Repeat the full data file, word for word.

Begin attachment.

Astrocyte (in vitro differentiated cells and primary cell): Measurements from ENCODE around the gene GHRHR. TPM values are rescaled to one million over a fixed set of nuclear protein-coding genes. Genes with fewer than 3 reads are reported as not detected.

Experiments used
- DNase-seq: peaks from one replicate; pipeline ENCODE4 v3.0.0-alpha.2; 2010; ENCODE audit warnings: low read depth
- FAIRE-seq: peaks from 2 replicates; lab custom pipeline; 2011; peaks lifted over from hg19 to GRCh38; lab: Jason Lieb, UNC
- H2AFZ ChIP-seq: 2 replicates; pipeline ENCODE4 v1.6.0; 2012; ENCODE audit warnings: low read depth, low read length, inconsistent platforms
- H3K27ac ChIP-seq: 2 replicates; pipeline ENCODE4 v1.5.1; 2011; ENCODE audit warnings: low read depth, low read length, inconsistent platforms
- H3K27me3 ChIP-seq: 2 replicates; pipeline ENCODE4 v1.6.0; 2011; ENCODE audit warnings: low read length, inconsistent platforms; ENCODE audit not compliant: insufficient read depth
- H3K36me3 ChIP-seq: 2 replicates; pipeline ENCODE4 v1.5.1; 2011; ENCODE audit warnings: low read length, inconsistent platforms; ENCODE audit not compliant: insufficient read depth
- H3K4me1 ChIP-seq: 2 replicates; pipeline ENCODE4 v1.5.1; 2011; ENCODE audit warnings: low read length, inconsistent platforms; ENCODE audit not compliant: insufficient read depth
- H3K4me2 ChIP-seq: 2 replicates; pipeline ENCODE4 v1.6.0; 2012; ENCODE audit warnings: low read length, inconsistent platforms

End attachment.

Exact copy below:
Astrocyte (in vitro differentiated cells and primary cell): Measurements from ENCODE around the gene GHRHR. TPM values are rescaled to one million over a fixed set of nuclear protein-coding genes. Genes with fewer than 3 reads are reported as not detected.

Experiments used
- DNase-seq: peaks from one replicate; pipeline ENCODE4 v3.0.0-alpha.2; 2010; ENCODE audit warnings: low read depth
- FAIRE-seq: peaks from 2 replicates; lab custom pipeline; 2011; peaks lifted over from hg19 to GRCh38; lab: Jason Lieb, UNC
- H2AFZ ChIP-seq: 2 replicates; pipeline ENCODE4 v1.6.0; 2012; ENCODE audit warnings: low read depth, low read length, inconsistent platforms
- H3K27ac ChIP-seq: 2 replicates; pipeline ENCODE4 v1.5.1; 2011; ENCODE audit warnings: low read depth, low read length, inconsistent platforms
- H3K27me3 ChIP-seq: 2 replicates; pipeline ENCODE4 v1.6.0; 2011; ENCODE audit warnings: low read length, inconsistent platforms; ENCODE audit not compliant: insufficient read depth
- H3K36me3 ChIP-seq: 2 replicates; pipeline ENCODE4 v1.5.1; 2011; ENCODE audit warnings: low read length, inconsistent platforms; ENCODE audit not compliant: insufficient read depth
- H3K4me1 ChIP-seq: 2 replicates; pipeline ENCODE4 v1.5.1; 2011; ENCODE audit warnings: low read length, inconsistent platforms; ENCODE audit not compliant: insufficient read depth
- H3K4me2 ChIP-seq: 2 replicates; pipeline ENCODE4 v1.6.0; 2012; ENCODE audit warnings: low read length, inconsistent platforms